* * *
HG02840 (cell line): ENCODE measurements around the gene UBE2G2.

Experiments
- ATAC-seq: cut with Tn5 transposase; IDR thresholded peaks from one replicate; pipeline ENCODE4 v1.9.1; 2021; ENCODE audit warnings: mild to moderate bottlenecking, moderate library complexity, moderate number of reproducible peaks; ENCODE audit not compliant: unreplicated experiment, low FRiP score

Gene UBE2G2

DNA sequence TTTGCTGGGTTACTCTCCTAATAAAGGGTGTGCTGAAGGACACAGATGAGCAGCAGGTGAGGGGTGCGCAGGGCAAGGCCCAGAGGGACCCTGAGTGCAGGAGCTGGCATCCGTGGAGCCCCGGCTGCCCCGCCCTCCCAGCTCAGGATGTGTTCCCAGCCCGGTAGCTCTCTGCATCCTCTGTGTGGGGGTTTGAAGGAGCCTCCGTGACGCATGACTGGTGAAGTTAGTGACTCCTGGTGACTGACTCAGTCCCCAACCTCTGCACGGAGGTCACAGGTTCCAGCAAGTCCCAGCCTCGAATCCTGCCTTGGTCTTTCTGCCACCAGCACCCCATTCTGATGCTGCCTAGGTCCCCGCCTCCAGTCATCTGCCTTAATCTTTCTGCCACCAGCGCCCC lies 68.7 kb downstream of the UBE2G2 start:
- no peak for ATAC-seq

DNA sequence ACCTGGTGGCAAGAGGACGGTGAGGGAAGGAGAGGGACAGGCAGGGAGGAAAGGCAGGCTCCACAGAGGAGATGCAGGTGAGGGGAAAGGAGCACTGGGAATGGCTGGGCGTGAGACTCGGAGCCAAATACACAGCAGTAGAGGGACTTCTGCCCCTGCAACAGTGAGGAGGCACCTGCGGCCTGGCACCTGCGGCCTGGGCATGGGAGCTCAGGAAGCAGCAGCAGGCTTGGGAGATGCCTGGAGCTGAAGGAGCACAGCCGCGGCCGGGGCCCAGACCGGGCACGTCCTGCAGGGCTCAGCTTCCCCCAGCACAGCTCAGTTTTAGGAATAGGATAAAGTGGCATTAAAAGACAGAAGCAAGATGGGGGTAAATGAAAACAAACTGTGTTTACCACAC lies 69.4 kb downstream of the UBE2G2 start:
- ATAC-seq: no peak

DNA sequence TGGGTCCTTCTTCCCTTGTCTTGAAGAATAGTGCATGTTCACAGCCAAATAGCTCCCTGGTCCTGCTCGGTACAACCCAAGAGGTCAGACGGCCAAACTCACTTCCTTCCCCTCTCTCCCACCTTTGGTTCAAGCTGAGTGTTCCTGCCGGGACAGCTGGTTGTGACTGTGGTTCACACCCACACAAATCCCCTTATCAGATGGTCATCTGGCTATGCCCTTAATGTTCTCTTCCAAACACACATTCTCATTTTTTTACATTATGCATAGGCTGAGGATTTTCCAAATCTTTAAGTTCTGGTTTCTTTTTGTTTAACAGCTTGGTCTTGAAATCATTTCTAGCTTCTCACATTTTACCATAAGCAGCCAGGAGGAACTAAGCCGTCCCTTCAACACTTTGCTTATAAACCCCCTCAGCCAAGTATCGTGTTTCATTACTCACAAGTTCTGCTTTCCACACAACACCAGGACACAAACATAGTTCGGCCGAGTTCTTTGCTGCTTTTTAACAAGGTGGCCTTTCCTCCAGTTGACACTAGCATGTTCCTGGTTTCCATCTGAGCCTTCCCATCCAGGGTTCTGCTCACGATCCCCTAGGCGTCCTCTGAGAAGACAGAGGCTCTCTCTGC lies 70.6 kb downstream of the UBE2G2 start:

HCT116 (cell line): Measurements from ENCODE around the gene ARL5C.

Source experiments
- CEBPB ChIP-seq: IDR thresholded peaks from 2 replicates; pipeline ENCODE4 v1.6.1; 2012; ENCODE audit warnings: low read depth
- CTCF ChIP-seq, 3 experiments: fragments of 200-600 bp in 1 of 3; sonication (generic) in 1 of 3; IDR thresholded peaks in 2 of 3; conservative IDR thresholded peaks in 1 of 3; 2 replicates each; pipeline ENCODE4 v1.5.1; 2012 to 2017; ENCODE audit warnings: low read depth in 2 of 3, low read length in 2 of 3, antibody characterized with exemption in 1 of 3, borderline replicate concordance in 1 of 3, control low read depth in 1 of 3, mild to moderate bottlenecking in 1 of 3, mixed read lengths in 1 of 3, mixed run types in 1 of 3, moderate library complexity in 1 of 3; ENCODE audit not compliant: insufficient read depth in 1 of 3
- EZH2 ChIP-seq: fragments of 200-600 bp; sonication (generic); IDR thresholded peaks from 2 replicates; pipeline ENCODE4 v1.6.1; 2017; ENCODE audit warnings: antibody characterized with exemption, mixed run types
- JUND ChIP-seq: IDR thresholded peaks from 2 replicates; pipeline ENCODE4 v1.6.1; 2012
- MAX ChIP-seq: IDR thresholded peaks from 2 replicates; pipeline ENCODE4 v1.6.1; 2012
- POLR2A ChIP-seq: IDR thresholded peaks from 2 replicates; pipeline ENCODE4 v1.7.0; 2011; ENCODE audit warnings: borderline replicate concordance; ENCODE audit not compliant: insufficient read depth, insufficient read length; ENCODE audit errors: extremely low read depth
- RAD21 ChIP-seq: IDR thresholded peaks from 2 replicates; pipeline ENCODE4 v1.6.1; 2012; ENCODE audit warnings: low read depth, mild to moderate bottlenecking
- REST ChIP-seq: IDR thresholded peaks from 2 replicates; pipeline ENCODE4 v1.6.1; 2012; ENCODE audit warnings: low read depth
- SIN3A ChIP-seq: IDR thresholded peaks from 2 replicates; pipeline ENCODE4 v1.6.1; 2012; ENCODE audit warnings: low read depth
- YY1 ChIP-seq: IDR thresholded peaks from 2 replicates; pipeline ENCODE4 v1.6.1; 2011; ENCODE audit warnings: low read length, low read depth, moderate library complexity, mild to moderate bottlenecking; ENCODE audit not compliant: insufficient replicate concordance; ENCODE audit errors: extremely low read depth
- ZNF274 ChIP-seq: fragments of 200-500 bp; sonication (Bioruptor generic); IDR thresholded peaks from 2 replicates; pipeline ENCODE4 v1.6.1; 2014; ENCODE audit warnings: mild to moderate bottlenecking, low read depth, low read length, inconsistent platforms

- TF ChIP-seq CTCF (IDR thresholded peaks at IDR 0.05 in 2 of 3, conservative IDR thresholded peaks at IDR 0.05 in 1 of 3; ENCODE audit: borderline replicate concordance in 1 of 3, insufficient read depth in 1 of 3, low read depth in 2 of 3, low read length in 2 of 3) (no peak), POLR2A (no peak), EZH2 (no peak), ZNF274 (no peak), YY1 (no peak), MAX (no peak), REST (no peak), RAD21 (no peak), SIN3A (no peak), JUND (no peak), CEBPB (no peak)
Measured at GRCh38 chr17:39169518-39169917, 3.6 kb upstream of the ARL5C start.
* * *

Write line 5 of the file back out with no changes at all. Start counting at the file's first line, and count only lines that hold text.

DNA sequence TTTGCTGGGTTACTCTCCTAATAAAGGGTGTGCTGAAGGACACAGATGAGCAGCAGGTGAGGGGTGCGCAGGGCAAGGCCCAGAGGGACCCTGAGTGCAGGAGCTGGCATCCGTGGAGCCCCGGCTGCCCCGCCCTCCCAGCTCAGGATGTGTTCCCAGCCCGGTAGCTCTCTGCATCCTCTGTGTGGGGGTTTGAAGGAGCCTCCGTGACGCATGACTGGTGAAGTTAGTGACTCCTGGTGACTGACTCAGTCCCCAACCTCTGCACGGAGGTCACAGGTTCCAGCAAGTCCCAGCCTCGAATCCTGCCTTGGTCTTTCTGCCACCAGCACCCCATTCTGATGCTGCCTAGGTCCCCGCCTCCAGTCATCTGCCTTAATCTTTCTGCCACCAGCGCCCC lies 68.7 kb downstream of the UBE2G2 start: